artist / participant
OPENING: Thursday, May 18, 7pm
Badischer Kunstverein is delighted to present the Stuttgart–based artist Michael Dreyer's most comprehensive solo exhibition to date. The ex- hibition features earlier works alongside a number of new ones created especially for the Kunstverein. Michael Dreyer works in such diverse media as small-scale sculpture, painting, collage, performance, and film. With Dreyer, self-referentiality constitutes both form and content; equally cen- tral are the principles of appropriation and amplification. His art is high- ly conceptual, but at the same time plays with a desire for emotional and aesthetic “appeal.”
The exhibition at the Kunstverein involves a (formal) confrontation with various languages and aesthetics of political and so-called ‘committed’ art. According to Dreyer, political art can be characterized as a “demon- strational” speech act, one that was still characterized in the 19th and 20th centuries by conviction, still communicated truths, exposed discours- es of power, and shaped values. The approximately 50 new works in this exhibition are preoccupied with a dialectic of social utopia and defective reality. Drawings alternate with collages and small-scale sculptures. At the center are to some extent large-format and multicolored ink drawings that form a series of monumental book titles. They represent a subcanon of literature and theory devoted to themes such as community and society, relief and self-help, production and productivity, automation and destruc- tion. This objective and putatively simple pictorial language asserts it- self in relation to other motifs as well, with gear wheels, eggs, and chicks referring allegorically to a utopia of “edenic animal coexistence” and by extension to a form of animal-machine peace. This motif brings Dreyer quite consciously in proximity to kitsch and clichés, but at the same time allows him to negotiate the possibility of realizing ideas of harmony and crisis pictorially.
A social utopia on the threshold leading from the 19th to the 20th cen- turies was the “aid” addressed in the exhibition in its various facets. Here, the child as constitutively “in need of aid” is the subject of nu- merous works, for example the sculptures “Child Destroying a Music Box“ (2016, referencing a novel by Peter Weiss), “Child Pointing With a Crutch“ (2016, referencing a film by R.W. Fassbinder) and “Frères et soeurs, s’imitant mutuellement” (2017). In the new collages, finally, the sub- ject becomes the theme. Hereby Dreyer has established that the finally, the subject becomes a theme, as Dreyer investigates a simple gesture by means of the photographic portrait: the connection between the gaze and the position of the hand. In his research, Dreyer has established that the subjective and autobiographical moment contained in the works of vari- ous authors and theoreticians can be elucidated quite concretely through the performative gesture of self-staging. At the same time, collage and montage are interrogated as traditional media of critique in modernism.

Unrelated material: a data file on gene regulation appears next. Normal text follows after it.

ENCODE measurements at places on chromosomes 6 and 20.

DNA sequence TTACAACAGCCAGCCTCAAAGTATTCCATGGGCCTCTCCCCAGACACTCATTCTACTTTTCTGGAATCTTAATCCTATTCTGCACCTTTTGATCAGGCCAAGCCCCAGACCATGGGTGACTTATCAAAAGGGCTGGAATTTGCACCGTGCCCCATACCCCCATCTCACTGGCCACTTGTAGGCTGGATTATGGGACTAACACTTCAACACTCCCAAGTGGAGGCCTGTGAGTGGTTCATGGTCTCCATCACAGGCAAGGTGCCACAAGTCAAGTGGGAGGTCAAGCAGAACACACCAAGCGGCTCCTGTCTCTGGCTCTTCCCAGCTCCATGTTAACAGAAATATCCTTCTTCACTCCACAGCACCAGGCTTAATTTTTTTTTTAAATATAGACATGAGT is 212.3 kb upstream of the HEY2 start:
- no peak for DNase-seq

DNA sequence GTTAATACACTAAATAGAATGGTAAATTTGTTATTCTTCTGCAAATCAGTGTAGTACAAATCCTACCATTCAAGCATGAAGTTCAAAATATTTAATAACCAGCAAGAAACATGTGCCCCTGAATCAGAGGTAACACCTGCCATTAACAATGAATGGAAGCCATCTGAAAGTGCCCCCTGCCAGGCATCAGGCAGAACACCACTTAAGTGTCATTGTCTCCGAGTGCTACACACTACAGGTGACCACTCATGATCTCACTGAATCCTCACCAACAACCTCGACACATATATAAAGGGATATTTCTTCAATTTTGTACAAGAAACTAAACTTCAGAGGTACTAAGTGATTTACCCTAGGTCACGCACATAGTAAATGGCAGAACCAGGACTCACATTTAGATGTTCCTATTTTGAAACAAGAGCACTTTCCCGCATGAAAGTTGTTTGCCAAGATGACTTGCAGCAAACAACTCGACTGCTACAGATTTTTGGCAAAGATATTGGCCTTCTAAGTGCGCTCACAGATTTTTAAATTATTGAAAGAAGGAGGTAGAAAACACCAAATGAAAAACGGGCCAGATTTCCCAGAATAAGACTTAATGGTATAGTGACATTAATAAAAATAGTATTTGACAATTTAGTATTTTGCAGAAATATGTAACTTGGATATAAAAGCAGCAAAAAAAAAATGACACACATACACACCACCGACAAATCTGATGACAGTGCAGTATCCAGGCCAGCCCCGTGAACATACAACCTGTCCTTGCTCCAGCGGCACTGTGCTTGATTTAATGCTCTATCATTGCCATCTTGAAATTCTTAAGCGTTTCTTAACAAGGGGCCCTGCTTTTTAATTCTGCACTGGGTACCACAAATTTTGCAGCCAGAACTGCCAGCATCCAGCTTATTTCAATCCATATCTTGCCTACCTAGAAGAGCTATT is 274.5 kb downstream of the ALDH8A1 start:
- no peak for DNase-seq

Against the background of the current crisis of humanity, democracy, and participation, Michael Dreyer addresses the question of how community can be negotiated in a utopian way, how individuals can support one another within a community, and what role ought to be attributed to political art in this context. In his reflections on the vocabularies, iconographies, and references of “committed art” he draws upon the various forms of their actual miscarriage. The crisis of political art can be traced to the moment when the field places itself at the service of high culture.
Michael Dreyer (*1953 in Coburg) lives and works in Stuttgart. Dreyer is a professor at the Merz Akademie, Hochschule für Gestaltung, Kunst und Medien, Stuttgart (Merz Academy for Design, Art, And Media).
Curated by Anja Casser